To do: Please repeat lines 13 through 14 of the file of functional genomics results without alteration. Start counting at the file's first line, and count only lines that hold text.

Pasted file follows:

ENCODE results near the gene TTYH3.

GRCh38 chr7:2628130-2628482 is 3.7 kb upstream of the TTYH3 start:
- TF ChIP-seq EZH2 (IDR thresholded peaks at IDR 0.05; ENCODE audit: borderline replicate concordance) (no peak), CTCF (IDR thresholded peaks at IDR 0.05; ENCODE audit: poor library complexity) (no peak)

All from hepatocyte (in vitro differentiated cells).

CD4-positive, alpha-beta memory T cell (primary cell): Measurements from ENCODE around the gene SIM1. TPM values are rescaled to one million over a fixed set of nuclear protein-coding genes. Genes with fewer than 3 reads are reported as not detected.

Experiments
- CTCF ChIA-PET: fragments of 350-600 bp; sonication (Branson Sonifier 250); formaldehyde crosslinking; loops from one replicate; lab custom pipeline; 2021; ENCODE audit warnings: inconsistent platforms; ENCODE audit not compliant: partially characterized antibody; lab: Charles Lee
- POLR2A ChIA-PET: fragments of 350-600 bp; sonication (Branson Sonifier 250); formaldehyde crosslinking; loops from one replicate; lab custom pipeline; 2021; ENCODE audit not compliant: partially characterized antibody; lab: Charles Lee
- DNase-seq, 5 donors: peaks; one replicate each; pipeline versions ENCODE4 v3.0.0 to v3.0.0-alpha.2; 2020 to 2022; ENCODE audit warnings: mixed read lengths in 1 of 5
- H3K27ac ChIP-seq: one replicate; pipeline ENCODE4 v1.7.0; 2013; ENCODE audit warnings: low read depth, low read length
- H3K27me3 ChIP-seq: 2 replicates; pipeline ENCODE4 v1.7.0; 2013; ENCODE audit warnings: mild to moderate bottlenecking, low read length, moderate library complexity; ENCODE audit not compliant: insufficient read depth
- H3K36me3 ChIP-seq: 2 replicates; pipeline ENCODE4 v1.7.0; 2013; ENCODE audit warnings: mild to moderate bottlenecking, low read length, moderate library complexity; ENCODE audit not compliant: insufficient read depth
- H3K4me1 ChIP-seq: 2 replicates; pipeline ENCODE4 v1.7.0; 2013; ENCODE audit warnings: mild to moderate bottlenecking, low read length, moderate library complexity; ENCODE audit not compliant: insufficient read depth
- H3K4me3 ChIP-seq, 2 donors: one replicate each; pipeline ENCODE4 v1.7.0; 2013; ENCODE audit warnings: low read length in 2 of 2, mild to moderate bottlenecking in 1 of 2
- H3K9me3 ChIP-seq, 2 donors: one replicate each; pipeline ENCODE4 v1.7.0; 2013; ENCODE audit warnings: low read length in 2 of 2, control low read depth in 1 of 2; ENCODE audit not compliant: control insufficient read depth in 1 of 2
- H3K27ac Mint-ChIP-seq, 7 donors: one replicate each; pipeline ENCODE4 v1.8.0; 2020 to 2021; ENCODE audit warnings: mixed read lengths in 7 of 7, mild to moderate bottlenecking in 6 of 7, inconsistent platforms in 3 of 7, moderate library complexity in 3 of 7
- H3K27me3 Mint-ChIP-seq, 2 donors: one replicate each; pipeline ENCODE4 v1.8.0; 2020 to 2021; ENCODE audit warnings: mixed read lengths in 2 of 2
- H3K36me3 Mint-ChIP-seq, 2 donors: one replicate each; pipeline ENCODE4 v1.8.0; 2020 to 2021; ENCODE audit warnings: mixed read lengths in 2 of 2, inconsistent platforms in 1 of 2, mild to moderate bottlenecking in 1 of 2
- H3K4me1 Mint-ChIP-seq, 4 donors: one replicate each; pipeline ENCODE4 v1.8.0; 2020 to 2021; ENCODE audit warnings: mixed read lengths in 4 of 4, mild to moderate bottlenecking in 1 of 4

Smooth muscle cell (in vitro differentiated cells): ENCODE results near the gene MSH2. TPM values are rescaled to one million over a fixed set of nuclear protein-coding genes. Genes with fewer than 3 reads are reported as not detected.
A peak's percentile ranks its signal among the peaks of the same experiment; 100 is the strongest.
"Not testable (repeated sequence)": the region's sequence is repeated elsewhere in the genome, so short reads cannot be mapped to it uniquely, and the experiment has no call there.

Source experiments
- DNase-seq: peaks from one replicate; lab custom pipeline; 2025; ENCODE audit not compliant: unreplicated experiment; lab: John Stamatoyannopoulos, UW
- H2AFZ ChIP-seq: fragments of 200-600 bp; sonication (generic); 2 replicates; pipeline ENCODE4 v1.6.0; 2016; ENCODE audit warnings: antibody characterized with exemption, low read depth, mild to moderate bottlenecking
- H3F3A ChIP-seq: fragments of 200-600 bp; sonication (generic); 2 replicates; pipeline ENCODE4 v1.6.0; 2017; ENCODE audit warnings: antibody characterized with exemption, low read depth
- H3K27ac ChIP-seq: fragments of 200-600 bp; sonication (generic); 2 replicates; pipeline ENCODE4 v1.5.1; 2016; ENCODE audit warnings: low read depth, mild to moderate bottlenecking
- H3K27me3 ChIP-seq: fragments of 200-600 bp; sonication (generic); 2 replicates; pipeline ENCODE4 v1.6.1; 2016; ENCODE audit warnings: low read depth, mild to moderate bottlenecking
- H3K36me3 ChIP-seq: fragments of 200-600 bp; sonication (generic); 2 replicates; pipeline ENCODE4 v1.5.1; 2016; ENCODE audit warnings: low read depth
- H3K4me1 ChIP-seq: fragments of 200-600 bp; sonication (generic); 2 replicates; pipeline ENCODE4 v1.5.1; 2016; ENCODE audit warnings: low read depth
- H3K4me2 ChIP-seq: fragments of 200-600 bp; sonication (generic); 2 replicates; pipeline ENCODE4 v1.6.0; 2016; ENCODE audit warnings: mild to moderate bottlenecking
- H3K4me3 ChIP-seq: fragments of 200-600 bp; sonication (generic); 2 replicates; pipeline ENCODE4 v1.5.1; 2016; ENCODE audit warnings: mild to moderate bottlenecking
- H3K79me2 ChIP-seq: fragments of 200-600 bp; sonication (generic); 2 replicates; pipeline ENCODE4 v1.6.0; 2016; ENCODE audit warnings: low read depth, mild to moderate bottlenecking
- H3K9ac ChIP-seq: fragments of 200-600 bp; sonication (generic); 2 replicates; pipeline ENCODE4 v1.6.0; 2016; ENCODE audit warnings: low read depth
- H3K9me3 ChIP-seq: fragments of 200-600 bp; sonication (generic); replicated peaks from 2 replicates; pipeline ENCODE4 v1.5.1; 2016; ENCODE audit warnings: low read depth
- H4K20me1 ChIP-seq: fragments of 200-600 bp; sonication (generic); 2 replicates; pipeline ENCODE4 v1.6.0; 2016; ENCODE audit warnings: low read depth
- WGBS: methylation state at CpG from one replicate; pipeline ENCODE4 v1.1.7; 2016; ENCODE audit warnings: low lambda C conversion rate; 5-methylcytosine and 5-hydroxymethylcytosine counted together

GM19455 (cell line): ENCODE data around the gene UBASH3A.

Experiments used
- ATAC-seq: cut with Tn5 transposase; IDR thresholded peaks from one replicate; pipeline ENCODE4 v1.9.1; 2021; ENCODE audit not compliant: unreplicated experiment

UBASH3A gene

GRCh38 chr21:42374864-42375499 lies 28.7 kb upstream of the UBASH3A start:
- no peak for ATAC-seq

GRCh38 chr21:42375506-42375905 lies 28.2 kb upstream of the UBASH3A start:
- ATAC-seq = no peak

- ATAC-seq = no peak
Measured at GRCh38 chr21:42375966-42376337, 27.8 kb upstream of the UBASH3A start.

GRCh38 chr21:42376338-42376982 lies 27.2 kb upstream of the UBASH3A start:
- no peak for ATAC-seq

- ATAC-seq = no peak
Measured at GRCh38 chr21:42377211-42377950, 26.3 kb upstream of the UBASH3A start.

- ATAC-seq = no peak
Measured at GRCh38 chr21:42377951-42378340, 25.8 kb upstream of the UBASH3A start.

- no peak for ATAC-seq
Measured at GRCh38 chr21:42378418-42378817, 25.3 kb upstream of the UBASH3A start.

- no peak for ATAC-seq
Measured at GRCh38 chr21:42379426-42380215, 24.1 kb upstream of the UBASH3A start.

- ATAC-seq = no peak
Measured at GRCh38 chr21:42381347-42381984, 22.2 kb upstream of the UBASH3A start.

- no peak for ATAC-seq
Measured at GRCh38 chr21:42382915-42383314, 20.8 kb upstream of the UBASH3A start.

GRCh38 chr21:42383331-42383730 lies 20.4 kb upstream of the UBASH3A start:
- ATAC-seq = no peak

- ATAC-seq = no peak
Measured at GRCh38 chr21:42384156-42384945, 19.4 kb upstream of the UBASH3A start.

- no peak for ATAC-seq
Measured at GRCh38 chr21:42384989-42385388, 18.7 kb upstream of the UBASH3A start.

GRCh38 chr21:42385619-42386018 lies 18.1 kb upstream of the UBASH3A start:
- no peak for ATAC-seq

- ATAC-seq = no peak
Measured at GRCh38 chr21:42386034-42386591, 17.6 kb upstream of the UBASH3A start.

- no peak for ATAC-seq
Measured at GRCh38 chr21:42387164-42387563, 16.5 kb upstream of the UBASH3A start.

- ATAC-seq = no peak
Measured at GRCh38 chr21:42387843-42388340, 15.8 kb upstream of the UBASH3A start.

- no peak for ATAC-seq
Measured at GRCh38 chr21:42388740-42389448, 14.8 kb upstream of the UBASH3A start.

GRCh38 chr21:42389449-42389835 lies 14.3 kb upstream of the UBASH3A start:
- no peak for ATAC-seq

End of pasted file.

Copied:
- H3K4me1 ChIP-seq: 2 replicates; pipeline ENCODE4 v1.7.0; 2013; ENCODE audit warnings: mild to moderate bottlenecking, low read length, moderate library complexity; ENCODE audit not compliant: insufficient read depth
- H3K4me3 ChIP-seq, 2 donors: one replicate each; pipeline ENCODE4 v1.7.0; 2013; ENCODE audit warnings: low read length in 2 of 2, mild to moderate bottlenecking in 1 of 2